Introduction

Leaving China & the
Journey Across the
Pacific

Cultural Traditions

Women in Early
Chinatowns

Anti-Chinese Violence
& Women's Resistance

Chinese Women at
Work

Educational
Opportunities

Women in Cultural
Work

The Great Depression
and War

Conclusion

Additional Resources


 

 

 

The Women of Angel Island

The desolate Immigration Station on Angel Island in the San Francisco Bay around 1915. Angel Island is the largest island in San Francisco Bay, three miles northeast of the Golden Gate Bridge.
Library of Congress, Prints & Photographs Division, California no. 238 (E size)

The struggle of Chinese women to enter and remain in the United States carried into the twentieth century. In 1906, San Francisco was shattered, and the immigration records of thousands of Chinese Americans burned. Without documentation of family lineage, a door opened for Chinese men and women to enter the United States by claiming marital or parental status.

To stem this wave of Chinese immigration, in 1910, the Angel Island “Immigration Station” opened on a bleak island in San Francisco Bay.  Unlike Ellis Island in New York, Angel Island was an intimidating detention center, designed to limit the entry of Chinese immigrants into the United States.  Immediately upon their arrival in San Francisco, custom officials ferried Chinese immigrants to Angel Island for prolonged processing. Men and women were separated, then questioned and detained for up to two years.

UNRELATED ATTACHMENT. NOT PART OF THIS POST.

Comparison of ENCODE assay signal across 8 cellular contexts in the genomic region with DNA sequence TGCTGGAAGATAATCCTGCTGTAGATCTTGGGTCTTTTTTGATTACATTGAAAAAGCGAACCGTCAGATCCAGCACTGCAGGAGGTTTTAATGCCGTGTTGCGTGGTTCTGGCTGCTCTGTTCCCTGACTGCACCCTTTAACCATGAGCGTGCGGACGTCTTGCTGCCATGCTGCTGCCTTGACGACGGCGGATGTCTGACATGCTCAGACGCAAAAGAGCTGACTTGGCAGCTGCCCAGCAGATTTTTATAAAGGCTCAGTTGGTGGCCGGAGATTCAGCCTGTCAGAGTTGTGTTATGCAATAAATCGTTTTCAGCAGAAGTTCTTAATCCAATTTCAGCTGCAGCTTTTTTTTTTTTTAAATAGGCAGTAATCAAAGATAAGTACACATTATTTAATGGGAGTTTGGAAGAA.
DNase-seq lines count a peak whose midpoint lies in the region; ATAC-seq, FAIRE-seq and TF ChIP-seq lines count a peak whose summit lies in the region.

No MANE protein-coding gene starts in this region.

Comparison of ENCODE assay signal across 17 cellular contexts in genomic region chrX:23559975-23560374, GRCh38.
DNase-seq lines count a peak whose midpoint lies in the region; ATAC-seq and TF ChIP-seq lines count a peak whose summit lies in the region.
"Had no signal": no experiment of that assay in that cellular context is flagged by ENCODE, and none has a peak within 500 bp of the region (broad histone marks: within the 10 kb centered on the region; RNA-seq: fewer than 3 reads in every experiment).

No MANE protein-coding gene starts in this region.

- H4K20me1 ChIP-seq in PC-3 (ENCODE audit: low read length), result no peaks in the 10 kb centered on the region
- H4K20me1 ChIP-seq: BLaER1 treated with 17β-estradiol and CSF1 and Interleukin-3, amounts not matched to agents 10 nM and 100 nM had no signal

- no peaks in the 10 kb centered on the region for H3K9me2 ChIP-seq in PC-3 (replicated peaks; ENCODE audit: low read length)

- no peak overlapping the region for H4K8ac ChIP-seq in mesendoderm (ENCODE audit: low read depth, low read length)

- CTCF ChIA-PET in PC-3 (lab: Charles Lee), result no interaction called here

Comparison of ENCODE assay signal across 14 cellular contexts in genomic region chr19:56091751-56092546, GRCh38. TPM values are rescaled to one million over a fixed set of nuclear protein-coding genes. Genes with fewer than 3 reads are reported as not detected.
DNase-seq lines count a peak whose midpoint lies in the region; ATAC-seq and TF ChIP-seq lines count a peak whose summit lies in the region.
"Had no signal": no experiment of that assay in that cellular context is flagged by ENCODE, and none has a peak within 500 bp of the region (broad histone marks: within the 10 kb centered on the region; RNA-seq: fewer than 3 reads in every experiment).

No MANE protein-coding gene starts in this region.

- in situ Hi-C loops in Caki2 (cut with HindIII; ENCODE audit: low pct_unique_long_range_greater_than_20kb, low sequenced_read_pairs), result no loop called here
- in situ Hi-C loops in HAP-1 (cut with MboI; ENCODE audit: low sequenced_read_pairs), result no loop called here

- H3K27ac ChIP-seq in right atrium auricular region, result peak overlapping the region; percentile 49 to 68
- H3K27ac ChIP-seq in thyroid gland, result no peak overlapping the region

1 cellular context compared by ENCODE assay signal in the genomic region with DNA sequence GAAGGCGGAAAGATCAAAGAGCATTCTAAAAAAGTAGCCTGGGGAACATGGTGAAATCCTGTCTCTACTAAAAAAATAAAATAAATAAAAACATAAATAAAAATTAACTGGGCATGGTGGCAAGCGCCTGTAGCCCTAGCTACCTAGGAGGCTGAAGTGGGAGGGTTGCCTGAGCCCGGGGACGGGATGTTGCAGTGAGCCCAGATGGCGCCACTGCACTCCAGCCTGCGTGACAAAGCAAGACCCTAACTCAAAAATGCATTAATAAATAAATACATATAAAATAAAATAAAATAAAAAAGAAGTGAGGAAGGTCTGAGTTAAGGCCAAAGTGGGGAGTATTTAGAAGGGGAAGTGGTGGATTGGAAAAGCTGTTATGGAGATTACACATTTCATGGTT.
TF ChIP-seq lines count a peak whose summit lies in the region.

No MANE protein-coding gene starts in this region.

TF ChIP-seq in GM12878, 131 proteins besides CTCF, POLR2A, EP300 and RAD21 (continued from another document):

On Angel Island, immigration inspectors used grueling interrogations to verify Chinese immigrants’ legal status. Separated from their husbands and teenage sons, Chinese women waited from several weeks to several months to two years, anxiously preparing for their investigations and knowing they might well face deportation. A woman’s interview and testimony were required to prove that she was married to a legal resident. Often both spouses bought “coaching books” describing their villages and homes to create matching testimonies. While the testimony was recorded, corroborated, and relayed back to San Francisco, women languished in detention. From 1910 to 1940, 75 percent of the Chinese who entered the United States through San Francisco were held at Angel Island.

Living conditions were harsh. Immigrants were kept under lock and key in flimsy barracks 24 hours a day. The food was barely edible, and over the years food riots broke out. Outdoor recreation only took place behind wire fences, and generally the women merely walked in circles. Under such conditions, some women demanded to return to China on the next boat out.